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Antibiotics for Toxoplasmosis During Pregnancy and After Birth

Toxoplasmosis infection during pregnancy can lead to eye and brain damage in a growing baby (fetus) or infant. Antibiotic therapy can prevent or reduce these birth defects.

Initial treatment after a mother is infected

When a pregnant woman has a toxoplasmosis infection, she is treated with an antibiotic. This lowers the chances that her fetus will become infected.

If you are diagnosed with toxoplasmosis during pregnancy, you will be given spiramycin.1 Spiramycin collects in the placenta, the site where the Toxoplasma gondii parasites travel to the fetus.

Treatment for a fetus

If an amniocentesis shows that a fetus is infected, giving the mother a combination of antibiotics lowers the risk of birth defects and may cure the infection.2Sulfadiazine plus pyrimethamine (an antibiotic commonly used for malaria) is sometimes used with the antibiotic spiramycin.1, 3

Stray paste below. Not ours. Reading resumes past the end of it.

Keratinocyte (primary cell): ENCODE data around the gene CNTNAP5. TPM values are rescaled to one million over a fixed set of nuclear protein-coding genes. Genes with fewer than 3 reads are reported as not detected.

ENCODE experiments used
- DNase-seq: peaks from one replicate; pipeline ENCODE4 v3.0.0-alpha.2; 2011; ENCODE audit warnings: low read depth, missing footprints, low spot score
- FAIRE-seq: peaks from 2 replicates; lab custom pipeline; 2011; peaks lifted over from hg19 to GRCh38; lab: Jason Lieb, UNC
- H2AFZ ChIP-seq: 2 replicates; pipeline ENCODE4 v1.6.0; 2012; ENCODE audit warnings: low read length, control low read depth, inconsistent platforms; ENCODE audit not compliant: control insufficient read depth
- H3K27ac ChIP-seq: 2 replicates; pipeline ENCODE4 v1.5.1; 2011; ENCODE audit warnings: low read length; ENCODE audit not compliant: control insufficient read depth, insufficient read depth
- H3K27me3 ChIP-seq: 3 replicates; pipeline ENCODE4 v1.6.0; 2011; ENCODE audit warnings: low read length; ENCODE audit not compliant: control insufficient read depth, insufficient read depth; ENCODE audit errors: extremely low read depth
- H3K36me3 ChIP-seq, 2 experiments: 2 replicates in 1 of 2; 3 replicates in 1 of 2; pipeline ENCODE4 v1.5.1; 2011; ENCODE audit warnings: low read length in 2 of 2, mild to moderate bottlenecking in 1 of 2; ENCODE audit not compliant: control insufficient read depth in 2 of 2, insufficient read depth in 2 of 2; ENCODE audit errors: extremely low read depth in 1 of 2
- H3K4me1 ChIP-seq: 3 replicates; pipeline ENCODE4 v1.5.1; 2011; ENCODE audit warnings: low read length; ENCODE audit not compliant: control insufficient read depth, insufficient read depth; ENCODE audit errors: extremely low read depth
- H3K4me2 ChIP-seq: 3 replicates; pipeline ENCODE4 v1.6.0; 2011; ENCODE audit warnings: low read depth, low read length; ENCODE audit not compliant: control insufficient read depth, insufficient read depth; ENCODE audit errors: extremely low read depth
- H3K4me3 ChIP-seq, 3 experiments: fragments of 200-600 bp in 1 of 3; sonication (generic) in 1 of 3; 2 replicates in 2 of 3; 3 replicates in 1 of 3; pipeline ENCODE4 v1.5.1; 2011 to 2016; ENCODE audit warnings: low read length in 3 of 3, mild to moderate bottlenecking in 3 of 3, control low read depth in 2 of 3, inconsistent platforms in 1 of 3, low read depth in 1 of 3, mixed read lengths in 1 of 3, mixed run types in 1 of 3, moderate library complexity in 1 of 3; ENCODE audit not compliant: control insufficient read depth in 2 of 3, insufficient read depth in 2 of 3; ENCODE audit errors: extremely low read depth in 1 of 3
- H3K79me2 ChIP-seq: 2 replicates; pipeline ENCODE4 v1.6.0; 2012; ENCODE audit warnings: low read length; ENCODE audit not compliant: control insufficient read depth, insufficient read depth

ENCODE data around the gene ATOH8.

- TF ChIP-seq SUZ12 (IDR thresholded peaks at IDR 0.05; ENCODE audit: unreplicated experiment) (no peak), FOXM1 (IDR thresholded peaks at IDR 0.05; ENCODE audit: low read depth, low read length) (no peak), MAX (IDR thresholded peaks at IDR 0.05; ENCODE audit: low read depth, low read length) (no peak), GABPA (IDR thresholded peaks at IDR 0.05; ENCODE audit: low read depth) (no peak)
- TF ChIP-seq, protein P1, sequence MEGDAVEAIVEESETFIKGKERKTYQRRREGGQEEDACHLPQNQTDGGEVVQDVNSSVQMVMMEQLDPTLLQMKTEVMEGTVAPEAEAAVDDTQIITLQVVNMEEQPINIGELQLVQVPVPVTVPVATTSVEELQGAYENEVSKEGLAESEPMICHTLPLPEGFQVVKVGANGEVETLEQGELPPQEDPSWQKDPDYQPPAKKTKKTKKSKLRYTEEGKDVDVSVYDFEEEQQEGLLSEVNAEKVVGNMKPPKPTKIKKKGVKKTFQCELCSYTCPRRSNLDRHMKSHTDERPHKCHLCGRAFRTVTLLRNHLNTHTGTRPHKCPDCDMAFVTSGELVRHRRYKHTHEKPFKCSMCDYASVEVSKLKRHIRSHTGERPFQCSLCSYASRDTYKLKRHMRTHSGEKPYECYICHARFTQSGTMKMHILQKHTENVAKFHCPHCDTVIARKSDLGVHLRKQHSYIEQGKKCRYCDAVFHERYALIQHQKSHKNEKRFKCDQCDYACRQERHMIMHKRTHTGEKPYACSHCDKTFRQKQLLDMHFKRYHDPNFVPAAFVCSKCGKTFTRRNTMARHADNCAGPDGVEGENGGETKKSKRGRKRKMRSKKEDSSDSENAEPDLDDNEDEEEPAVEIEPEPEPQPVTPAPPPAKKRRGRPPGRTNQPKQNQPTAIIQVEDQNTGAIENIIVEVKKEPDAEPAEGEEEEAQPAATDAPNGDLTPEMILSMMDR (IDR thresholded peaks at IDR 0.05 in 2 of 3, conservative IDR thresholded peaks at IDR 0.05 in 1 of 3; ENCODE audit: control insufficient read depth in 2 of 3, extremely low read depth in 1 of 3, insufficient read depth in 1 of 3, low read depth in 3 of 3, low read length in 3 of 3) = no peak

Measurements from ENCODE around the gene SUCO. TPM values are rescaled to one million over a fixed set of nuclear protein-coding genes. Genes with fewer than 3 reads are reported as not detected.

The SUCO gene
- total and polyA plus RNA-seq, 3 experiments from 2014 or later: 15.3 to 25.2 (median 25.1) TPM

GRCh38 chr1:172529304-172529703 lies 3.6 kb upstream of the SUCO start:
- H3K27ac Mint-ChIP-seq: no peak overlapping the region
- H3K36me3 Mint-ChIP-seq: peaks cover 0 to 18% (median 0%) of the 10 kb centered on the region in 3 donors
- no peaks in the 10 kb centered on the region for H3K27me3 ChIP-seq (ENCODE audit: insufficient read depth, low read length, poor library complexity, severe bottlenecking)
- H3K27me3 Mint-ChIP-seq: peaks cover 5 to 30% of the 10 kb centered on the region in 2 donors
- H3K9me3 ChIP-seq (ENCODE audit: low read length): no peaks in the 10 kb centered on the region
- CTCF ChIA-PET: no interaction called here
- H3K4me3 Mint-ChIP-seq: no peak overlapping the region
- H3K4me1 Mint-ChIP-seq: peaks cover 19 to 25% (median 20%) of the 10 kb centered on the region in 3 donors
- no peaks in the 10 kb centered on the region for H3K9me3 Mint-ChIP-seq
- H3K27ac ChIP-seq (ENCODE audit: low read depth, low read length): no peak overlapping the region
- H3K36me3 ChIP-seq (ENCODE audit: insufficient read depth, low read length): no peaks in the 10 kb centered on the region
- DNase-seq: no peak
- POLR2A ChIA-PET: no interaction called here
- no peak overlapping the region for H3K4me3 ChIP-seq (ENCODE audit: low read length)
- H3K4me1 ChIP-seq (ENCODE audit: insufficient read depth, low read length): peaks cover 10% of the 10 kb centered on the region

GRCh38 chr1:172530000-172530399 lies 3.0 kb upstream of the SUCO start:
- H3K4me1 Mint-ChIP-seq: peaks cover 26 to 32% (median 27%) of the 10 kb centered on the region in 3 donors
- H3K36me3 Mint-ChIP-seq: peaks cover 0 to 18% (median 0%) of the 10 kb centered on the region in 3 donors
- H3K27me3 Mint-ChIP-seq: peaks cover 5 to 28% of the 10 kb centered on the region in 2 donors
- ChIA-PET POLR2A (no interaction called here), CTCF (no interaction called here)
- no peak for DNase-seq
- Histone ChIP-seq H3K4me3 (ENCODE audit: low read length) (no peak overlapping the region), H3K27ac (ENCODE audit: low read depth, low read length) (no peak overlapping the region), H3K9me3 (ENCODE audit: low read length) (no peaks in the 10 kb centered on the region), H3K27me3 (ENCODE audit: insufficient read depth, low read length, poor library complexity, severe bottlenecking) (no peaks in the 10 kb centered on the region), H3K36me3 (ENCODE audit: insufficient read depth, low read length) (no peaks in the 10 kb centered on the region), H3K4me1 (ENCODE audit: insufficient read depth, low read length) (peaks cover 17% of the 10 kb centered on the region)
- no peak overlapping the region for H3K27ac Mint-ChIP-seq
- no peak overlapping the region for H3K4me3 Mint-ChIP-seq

Treatment for a newborn

A newborn who has toxoplasmosis needs a year of antibiotics to lower the risk of eye and brain damage. This treatment is given to the newborn even if the mother was treated during pregnancy.

Citations

  1. Montoya JG, et al. (2010). Toxoplasma gondii. In GL Mandell et al., eds., Mandell, Douglas, and Bennett’s Principles and Practice of Infectious Diseases, 7th ed., vol. 2, pp. 3495–3526. Philadelphia: Churchill Livingstone Elsevier.

  2. American College of Obstetricians and Gynecologists (2000, reaffirmed 2009). Perinatal viral and parasitic infections. ACOG Practice Bulletin No. 20. Obstetrics and Gynecology, 96(3): 1–13.

  3. Savoia MC (2004). Toxoplasmosis section of Bacterial, fungal, and parasitic disease. In GN Burrow et al., eds., Medical Complications During Pregnancy, 6th ed., pp. 330–332. Philadelphia: Elsevier Saunders.

ByHealthwise Staff
Primary Medical ReviewerSarah Marshall, MD - Family Medicine
Specialist Medical ReviewerKirtly Jones, MD - Obstetrics and Gynecology
Last RevisedJune 2, 2011

WebMD Medical Reference from Healthwise

Last Updated: June 02, 2011
This information is not intended to replace the advice of a doctor. Healthwise disclaims any liability for the decisions you make based on this information.

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